AED: So. Much. Zoom. For me, because I'm California based, the communications on Broadway projects have gotten easier. Because before this, I was frequently the ONLY person on a video call whilst everyone else was eating expensive sandwiches in a conference room in Manhattan and I was having to shout or TYPE IN ALL CAPS to get my POV across. Now, we're all on the call together, all equally far/close from each other...

#WhileWeBreathe, 100% of the work - the writing, directing, shooting, editing, music etc. has been done remotely and virtually. It's been incredibly effective and focused and sometimes even fun. It's also been joyous to be on big production video calls and have 100% of the team be people of color. Sort of the opposite of normal production where I'm used to being the only brown face.

BM: ZOOM! I have been doing a lot of Zoom. While all of communication has been left to my computer only, I do enjoy the comfort of being in my home office.

How do you feel that people in the theater community have come together during this time?

BM: You know, theatre is a place we come to "co-feel". Theatre is a place where ALL people are welcomed to be entertained, educated, enlightened and changed. We have awakened and activated. I sit at many different tables within our community, there is not one table where "change" is not being served. This type of meal is being served because of who we are as people. When times are hard the theatre community responds in love. That is what I am feeling and seeing now.

AED: Clearly Broadway has also been confronting, or being forced to confront, its own structural and long-standing issues with inequity, exclusion and racism. What's good is that Broadway is full of liberal, thoughtful people who want to do the right thing. So, there's been a lot of positive statements and a lot of activity taking place at the Broadway League and within individual companies and productions to try and be better.

What's more complicated and challenging, is that the power brokers of Broadway are, and have been for a hundred years, a very homogenous, similar group of white, rich people. So there is a great demand on imagination and empathy being made of them to understand exactly how bad things are and what is required for change. Fortunately, imagination and empathy are the qualities that theatre people are meant to be best at...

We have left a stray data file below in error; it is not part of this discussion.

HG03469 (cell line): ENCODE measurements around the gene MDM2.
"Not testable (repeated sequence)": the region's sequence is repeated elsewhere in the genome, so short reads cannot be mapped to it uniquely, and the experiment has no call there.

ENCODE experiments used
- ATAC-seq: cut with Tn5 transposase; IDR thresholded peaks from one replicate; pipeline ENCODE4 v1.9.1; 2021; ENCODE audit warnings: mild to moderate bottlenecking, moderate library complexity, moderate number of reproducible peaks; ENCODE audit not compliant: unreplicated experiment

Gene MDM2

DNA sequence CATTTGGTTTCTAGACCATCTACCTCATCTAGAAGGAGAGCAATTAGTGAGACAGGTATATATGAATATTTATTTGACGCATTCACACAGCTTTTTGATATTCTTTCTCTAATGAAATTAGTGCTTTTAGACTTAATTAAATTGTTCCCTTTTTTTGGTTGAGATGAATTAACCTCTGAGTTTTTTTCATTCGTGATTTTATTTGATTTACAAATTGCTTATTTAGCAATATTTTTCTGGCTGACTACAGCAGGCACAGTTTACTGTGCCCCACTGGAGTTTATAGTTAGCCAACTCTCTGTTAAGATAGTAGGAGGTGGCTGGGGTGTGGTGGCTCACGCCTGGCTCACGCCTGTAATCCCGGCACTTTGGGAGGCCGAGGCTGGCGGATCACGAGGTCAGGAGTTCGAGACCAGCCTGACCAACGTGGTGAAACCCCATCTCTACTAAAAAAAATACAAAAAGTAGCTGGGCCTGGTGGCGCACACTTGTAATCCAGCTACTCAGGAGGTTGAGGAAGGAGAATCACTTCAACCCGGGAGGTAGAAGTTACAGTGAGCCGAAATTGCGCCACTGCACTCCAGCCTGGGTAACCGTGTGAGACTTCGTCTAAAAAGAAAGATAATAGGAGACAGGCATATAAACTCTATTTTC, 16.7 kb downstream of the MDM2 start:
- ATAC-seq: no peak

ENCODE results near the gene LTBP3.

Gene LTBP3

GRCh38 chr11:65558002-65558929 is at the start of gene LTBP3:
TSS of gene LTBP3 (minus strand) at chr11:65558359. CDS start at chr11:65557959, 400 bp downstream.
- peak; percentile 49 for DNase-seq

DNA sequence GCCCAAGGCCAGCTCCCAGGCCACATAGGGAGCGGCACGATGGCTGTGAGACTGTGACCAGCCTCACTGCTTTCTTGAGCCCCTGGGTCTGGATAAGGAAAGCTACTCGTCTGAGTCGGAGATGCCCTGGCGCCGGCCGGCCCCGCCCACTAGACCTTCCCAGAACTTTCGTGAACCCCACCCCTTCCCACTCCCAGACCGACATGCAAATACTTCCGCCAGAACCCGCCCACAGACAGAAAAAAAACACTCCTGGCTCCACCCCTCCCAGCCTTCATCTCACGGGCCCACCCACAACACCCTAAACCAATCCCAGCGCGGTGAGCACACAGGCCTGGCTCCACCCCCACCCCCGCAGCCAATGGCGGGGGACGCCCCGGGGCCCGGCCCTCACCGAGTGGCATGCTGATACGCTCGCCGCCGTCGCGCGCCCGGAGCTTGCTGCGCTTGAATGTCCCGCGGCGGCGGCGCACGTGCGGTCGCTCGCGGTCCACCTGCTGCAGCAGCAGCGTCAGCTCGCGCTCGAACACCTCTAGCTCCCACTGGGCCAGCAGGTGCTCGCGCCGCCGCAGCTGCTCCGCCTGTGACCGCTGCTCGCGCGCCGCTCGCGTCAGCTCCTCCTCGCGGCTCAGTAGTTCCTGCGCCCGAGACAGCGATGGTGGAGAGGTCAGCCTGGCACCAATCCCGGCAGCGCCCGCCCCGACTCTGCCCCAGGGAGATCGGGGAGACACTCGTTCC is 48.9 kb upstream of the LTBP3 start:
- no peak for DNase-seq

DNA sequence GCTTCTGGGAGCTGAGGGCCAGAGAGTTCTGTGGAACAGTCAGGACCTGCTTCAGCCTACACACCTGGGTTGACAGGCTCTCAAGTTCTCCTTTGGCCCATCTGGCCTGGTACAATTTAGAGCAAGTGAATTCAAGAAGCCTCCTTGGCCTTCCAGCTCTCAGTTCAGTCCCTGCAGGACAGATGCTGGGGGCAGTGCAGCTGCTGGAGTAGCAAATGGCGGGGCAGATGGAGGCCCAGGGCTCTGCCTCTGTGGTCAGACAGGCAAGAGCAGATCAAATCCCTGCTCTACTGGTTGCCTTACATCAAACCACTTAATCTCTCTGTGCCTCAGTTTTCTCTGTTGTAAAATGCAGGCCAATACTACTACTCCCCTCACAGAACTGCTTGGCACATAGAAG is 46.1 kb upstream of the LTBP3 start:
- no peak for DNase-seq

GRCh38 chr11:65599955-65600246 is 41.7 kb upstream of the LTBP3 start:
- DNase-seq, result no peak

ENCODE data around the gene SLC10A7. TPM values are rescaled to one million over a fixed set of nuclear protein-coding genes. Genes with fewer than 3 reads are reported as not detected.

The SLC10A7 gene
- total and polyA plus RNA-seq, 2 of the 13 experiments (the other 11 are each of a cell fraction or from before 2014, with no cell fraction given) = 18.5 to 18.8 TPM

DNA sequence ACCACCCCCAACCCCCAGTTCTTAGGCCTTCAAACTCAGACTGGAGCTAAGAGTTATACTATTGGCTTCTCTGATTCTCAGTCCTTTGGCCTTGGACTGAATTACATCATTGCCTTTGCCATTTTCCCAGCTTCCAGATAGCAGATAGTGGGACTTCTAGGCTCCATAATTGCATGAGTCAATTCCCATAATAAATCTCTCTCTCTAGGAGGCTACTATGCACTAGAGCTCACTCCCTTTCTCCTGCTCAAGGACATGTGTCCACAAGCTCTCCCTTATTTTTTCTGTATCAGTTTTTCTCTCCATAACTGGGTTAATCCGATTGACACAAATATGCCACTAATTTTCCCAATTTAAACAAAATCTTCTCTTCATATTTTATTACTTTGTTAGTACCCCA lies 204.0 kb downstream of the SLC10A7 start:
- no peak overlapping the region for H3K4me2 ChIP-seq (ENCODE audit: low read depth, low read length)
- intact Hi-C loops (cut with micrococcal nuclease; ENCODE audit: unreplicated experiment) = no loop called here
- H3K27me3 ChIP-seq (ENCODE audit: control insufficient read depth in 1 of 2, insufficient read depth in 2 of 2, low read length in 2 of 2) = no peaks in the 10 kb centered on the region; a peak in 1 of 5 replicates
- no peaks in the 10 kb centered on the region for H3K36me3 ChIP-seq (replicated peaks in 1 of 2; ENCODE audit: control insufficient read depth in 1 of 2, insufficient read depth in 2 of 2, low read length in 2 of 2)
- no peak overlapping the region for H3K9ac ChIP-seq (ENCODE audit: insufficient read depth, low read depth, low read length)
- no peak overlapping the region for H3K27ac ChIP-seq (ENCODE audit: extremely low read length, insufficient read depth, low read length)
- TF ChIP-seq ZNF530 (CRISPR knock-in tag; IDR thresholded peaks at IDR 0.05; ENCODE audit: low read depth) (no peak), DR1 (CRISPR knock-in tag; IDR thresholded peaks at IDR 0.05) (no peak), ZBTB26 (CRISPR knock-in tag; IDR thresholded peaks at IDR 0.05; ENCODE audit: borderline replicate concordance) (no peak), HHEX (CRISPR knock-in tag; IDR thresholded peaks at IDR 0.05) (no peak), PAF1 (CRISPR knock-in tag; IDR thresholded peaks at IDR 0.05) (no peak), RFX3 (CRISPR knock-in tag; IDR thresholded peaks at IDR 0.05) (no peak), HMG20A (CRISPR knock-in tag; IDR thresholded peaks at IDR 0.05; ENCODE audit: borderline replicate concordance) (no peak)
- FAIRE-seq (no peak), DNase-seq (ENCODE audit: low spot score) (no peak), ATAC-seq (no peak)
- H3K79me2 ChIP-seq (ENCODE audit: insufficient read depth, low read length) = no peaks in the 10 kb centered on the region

What ways have you found to best deal with the current circumstances?

BM: I learned in this moment of stillness that I have zero hobbies. I attend theatre for pleasure and work. Most of this time was spent trying to find "peace" and some deeper meaning. Well, I learned that my peace is contributing to our community at large. Now, I spend my time learning new ways to support our community here on Broadway and beyond. Being of service is the best way to deal/cope with our current state.

AED: I focus on the things I can change, the areas where my efforts can make a difference: making art, using that art to shine a light on the issues that matter, and loving and protecting my family. In these bleak times, art is the candle in the dark, it's the ghost light on the stage that will guide us home. Those of us who are privileged enough to be able to keep making art, keep telling stories, provide creative outlets and generate employment, we have a responsibility to keep doing that.

Which is a long way of saying, my work and my family keep me sane. I have a two year old, Odetta, and it's very hard to be depressed about the future when the future's right in front of you, dancing and exploding with possibility.

How do you think this will change the world of theater going forward?

AED: I think the complacency of Broadway has been fundamentally challenged by COVID. Business as usual is meaningless in a context where no one knows when "usual" might return, if ever.

BM: For me, I hope our theatre community will remember this time. Remember, when we were all forced to stay home. Remember, for 8 minutes and 46 seconds we watched a man killed on TV. Remember, the protests and continue to support members of our community. I hope that when we return to theatre, that all people choose to work, create and support all people in all fields.

Remember that we will be ALWAYS stronger together.

Do you have anything else you would like to share?

AED: Tune in Wednesday 29th July to #WhileWeBreathe on YouTube .

BM: I hope that as we begin to rethink, reshape and redefine how we gather, people see the process through a patient lens. Remember, that it will take each and every one of us to make these changes possible. Lastly, when we can buy tickets again, buy a ticket to a show that tells a story you don't know. Learning is the only way we grow.

And if we are not growing, then we are dying. Let's live.